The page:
It’s pretty difficult to be a full-time student and make ends meet – the costs of living just keeps on rising. According to research by Save the Student, in 2019, the average monthly living costs for students have reached a staggering £807.00. Unfortunately, there’s only so much a student loan can cover, and it’s normally gone with the blink of an eye.
This is why part-time and temp jobs are ideal. They can work around your class schedules and give students the opportunity to build some CV experience, before graduating and searching for that dream full-time position.
However, because part-time jobs are in such high demand for students, there’s pretty stiff competition for most vacancies. It’s estimated 77% of students have a part-time job, so finding ways to stand out from the crowd is essential if you want to land those flexible work hours and a decent pay packet.
Lucky for you, we have a list of six tactics you can try to help land your perfect student job.
1. Start Looking Early
It’s never too early to start inquiring. You’ll likely need to move away for university and will have to explore your new home for the next few years to see what opportunities exist. If you’re serious about getting a job then it can help to know who is hiring well in advance of when you first move into your student halls.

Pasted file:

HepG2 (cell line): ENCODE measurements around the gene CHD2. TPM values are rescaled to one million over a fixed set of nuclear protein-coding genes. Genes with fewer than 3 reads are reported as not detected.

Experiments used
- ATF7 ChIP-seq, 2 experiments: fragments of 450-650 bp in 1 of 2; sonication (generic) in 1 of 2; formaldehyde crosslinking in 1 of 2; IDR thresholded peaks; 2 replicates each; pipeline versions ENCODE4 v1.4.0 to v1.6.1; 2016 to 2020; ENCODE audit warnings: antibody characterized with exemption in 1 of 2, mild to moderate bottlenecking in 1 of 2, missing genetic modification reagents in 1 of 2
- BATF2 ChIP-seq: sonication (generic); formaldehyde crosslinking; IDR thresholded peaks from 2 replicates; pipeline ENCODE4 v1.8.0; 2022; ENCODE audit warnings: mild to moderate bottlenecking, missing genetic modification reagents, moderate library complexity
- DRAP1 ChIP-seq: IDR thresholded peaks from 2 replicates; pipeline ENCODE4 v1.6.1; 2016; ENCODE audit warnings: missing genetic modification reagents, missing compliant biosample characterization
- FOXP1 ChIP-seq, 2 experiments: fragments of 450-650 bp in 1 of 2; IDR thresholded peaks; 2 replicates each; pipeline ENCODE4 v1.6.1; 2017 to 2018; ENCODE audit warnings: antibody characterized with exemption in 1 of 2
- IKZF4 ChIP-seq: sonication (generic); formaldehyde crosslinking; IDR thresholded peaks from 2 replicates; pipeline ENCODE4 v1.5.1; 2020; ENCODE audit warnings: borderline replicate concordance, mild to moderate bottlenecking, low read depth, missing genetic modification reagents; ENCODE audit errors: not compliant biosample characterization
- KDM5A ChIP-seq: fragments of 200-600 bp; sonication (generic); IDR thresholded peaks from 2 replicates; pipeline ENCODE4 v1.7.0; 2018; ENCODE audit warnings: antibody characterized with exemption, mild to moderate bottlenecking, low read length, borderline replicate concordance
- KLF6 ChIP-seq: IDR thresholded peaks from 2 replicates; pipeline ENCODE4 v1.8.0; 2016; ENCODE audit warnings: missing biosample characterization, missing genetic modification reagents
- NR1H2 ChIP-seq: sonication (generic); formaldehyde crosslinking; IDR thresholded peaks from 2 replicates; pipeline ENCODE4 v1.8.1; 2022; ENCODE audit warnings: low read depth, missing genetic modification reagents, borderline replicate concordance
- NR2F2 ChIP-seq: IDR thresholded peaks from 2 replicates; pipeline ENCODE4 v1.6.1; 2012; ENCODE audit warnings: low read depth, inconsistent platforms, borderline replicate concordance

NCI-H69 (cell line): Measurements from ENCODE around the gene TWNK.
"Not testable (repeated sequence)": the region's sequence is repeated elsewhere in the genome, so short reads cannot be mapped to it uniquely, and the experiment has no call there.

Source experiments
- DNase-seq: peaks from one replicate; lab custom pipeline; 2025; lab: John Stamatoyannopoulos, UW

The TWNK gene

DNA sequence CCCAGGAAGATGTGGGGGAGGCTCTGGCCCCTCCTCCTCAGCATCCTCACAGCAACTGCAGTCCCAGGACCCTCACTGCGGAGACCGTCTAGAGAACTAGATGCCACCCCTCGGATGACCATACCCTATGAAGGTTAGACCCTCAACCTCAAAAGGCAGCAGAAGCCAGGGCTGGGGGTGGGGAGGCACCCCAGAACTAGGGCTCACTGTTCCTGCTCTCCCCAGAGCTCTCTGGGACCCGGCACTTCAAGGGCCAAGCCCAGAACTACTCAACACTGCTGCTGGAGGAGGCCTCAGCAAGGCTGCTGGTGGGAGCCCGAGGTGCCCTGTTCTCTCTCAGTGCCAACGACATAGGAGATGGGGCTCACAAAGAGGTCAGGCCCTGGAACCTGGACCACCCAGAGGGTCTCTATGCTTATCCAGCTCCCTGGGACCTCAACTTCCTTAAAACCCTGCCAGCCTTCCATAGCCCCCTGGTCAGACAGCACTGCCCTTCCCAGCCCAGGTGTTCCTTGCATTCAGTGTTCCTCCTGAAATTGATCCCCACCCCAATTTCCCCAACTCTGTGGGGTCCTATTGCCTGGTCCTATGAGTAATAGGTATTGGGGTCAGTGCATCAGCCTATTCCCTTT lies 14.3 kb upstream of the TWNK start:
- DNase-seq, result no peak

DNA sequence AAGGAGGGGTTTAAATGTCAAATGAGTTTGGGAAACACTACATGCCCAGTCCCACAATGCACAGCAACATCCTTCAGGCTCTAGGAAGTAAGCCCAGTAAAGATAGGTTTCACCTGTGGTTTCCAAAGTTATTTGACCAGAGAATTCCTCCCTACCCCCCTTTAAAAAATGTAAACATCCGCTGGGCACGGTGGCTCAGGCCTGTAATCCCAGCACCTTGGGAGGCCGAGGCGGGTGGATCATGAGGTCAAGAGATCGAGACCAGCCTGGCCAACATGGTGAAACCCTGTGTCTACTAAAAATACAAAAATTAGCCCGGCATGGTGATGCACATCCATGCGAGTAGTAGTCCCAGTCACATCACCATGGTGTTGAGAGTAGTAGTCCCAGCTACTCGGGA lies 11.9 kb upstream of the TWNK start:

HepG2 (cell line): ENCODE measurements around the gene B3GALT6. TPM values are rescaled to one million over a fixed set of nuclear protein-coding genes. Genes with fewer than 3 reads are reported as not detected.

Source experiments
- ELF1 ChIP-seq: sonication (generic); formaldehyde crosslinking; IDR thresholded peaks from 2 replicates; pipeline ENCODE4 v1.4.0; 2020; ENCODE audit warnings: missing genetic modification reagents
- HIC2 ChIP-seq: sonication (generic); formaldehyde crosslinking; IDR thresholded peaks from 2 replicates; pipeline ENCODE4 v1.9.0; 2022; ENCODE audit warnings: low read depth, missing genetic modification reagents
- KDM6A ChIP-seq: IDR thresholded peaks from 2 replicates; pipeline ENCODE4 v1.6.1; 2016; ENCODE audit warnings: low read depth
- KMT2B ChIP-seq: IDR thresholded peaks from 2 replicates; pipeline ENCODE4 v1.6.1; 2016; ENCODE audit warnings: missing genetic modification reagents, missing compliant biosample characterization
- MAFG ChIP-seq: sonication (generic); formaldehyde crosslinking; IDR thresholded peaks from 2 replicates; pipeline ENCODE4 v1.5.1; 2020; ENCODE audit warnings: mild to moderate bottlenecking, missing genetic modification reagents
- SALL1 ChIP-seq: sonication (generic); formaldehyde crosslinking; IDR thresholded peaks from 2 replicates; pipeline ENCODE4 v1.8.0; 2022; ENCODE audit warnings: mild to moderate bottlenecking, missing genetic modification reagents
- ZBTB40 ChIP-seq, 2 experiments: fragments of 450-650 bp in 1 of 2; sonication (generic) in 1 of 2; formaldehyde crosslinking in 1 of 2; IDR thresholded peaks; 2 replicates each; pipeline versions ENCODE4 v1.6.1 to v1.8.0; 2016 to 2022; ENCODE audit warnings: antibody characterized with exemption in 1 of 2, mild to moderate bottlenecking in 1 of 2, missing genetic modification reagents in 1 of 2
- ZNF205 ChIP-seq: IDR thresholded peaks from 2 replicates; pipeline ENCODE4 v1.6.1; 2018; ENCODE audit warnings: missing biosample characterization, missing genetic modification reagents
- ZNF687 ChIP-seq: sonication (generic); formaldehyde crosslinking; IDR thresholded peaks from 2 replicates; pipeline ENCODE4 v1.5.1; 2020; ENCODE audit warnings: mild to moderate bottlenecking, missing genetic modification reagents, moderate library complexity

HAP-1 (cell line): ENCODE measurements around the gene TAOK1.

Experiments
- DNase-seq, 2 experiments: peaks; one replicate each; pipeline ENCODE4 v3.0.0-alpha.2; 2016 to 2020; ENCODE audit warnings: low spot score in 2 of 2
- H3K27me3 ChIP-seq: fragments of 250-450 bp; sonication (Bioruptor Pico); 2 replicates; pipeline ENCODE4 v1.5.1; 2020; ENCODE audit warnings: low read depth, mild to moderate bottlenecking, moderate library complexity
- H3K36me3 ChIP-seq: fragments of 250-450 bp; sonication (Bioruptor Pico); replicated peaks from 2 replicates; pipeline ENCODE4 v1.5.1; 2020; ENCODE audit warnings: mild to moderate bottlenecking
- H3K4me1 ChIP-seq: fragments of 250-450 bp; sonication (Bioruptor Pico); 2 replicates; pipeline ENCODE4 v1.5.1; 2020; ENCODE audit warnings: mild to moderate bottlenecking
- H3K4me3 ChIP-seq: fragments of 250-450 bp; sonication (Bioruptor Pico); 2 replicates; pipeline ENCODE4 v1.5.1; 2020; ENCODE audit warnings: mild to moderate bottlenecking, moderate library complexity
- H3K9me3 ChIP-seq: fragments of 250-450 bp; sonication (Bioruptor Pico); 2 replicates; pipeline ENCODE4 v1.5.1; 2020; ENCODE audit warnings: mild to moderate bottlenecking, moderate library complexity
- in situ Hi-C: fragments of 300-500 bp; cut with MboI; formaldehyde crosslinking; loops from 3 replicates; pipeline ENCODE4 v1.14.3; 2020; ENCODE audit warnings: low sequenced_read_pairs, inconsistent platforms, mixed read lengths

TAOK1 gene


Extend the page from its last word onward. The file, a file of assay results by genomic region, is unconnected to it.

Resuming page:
The important thing to remember is that come September, everyone will be either rushing to try and find a job or taking a few months to settle, and by Christmas everyone who’d been away is going to be back for the holidays and will likely also need to find part time work – so it’s imperative you get a good head start and get in there early.
For example, searching for Christmas temp work in October is a good way to start. Once you get your foot in the door you can work through Christmas and then transition to part-time work through the year if the business has vacancies once you’re done.
2. Double Check your Details
When you’re applying for work, be it full or part-time, it is absolutely imperative that you check your CV. Nothing will ruin your prospects faster than a CV with incorrect details. If you’re including an e-mail, make sure you use one that looks professional and make extra certain your phone number is correct. This also applies when you’re looking for a job after graduating, so get into these good habits early on.
A number of recruitment sites, such as Monster have free screening services that review CVs to ensure they’re presented in the best possible manner and avoiding any fundamental mistakes.
3. Get a Driver’s License
Sadly, a lot of employers see a driver’s license as a deal breaker for job applicants – in fact, one in six UK job adverts now require a full driver’s license, even if the position doesn’t actually entail driving.
As good as it sounds to get a job that’s just down the street, you would need to be quite lucky to land that job. And if you’re looking further afield, relying solely on public transport can severely restrict your options and make you appear unreliable in terms of working hours.
A driver’s license is a sure way to broaden your job hunting prospects as it proves to employers that you can get to and from work easily. Beyond this, it’ll show you’re flexible, motivated and can travel further afield if required to meet demands – all very strong selling points during the recruitment process and certainly something worth obtaining before you begin searching for a graduate role.